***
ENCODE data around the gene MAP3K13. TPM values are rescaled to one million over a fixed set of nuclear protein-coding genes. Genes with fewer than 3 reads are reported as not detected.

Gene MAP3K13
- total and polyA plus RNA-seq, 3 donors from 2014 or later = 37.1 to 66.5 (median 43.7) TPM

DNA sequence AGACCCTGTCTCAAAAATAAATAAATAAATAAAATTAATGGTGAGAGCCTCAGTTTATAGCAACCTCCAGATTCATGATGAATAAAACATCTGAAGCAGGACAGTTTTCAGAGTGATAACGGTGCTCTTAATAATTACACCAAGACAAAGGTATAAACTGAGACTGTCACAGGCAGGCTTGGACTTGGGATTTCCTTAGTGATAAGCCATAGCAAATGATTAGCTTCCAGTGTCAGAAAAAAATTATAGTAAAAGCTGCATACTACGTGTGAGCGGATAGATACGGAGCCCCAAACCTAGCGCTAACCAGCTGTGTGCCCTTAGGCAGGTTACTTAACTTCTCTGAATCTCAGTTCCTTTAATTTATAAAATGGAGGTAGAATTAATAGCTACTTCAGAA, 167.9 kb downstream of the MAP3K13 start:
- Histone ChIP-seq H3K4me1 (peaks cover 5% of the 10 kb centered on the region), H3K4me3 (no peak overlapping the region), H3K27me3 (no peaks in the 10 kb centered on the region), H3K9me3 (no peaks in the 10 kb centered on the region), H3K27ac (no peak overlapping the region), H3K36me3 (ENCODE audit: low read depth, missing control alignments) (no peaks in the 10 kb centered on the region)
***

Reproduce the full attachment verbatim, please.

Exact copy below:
ENCODE data around the gene MAP3K13. TPM values are rescaled to one million over a fixed set of nuclear protein-coding genes. Genes with fewer than 3 reads are reported as not detected.

Gene MAP3K13
- total and polyA plus RNA-seq, 3 donors from 2014 or later = 37.1 to 66.5 (median 43.7) TPM

DNA sequence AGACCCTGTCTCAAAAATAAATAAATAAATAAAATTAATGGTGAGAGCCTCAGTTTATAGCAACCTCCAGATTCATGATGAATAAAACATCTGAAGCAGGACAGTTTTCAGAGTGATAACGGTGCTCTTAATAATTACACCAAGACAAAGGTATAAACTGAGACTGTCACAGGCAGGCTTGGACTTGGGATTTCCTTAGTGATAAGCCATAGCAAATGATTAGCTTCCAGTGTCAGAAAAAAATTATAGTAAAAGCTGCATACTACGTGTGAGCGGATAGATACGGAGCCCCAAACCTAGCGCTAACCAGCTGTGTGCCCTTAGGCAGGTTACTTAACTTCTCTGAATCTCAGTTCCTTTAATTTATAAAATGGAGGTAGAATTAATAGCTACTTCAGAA, 167.9 kb downstream of the MAP3K13 start:
- Histone ChIP-seq H3K4me1 (peaks cover 5% of the 10 kb centered on the region), H3K4me3 (no peak overlapping the region), H3K27me3 (no peaks in the 10 kb centered on the region), H3K9me3 (no peaks in the 10 kb centered on the region), H3K27ac (no peak overlapping the region), H3K36me3 (ENCODE audit: low read depth, missing control alignments) (no peaks in the 10 kb centered on the region)